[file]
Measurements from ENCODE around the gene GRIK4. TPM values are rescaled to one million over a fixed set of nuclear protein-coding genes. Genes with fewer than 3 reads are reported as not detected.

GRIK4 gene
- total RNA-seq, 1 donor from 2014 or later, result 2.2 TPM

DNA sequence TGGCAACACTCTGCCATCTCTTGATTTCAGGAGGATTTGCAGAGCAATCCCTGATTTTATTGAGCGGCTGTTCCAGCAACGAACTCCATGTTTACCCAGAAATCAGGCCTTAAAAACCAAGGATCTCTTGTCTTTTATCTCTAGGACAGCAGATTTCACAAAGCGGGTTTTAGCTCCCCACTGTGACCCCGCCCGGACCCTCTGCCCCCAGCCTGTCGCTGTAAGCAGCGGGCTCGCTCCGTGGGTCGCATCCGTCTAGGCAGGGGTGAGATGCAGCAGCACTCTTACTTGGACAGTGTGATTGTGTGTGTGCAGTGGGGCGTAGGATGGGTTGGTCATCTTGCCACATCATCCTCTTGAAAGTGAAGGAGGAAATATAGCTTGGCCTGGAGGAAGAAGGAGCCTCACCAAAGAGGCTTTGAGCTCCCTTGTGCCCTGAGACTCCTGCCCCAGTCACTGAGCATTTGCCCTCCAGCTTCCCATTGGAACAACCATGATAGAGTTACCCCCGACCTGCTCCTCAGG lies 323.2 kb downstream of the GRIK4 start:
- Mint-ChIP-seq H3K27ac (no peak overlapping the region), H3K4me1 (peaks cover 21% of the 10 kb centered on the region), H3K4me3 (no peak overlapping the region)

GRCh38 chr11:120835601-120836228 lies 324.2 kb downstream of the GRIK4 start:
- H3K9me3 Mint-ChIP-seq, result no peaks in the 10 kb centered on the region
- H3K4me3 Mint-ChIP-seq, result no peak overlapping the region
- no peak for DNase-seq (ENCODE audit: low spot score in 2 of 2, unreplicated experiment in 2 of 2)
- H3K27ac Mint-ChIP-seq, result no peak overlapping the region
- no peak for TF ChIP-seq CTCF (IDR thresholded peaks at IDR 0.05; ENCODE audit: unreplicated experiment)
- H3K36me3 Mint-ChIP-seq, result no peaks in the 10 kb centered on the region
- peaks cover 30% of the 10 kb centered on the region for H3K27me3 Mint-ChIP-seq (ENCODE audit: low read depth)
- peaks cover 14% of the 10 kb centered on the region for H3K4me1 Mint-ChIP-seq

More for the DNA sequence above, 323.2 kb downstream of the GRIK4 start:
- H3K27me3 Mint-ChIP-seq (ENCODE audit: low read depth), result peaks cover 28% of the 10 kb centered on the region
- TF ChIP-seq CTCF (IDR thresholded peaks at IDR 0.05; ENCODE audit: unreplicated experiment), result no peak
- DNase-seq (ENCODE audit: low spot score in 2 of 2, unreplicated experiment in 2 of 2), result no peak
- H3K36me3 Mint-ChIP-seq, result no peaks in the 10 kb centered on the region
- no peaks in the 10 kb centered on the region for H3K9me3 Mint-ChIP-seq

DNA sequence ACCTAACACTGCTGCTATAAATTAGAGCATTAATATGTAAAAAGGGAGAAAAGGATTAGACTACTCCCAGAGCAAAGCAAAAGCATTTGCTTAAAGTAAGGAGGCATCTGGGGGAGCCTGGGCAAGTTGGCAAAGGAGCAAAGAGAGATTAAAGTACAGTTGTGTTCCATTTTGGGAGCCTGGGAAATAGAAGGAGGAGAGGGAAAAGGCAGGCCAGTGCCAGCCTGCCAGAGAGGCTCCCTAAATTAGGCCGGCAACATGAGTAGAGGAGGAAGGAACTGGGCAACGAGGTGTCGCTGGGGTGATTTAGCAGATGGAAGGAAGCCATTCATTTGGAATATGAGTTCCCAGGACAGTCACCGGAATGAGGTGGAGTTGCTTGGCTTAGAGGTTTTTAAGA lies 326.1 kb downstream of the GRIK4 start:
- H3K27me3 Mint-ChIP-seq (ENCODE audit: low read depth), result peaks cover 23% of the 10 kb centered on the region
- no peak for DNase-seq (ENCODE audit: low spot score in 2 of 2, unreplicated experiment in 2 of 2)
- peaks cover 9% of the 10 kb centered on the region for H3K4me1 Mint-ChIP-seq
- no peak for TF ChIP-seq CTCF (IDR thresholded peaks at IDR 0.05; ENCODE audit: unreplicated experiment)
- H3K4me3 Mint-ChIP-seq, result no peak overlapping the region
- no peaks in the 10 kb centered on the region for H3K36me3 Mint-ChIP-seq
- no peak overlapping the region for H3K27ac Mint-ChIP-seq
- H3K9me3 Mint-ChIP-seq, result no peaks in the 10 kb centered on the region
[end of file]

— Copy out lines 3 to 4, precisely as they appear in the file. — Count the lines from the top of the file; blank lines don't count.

- total RNA-seq, 1 donor from 2014 or later, result 2.2 TPM

DNA sequence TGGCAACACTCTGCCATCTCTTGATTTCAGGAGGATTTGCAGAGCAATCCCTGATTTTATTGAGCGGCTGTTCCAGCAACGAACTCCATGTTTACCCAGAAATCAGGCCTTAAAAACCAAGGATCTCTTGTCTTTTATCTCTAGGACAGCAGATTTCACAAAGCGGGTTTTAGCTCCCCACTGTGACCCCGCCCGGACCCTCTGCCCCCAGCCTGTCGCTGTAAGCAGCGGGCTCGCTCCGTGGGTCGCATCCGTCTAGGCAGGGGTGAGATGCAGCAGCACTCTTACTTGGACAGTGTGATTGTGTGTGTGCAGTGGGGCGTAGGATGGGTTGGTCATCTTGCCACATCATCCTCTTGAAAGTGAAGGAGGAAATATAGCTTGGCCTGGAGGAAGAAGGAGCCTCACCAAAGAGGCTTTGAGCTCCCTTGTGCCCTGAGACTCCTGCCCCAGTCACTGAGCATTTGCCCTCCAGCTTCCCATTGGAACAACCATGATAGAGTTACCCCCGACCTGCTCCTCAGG lies 323.2 kb downstream of the GRIK4 start: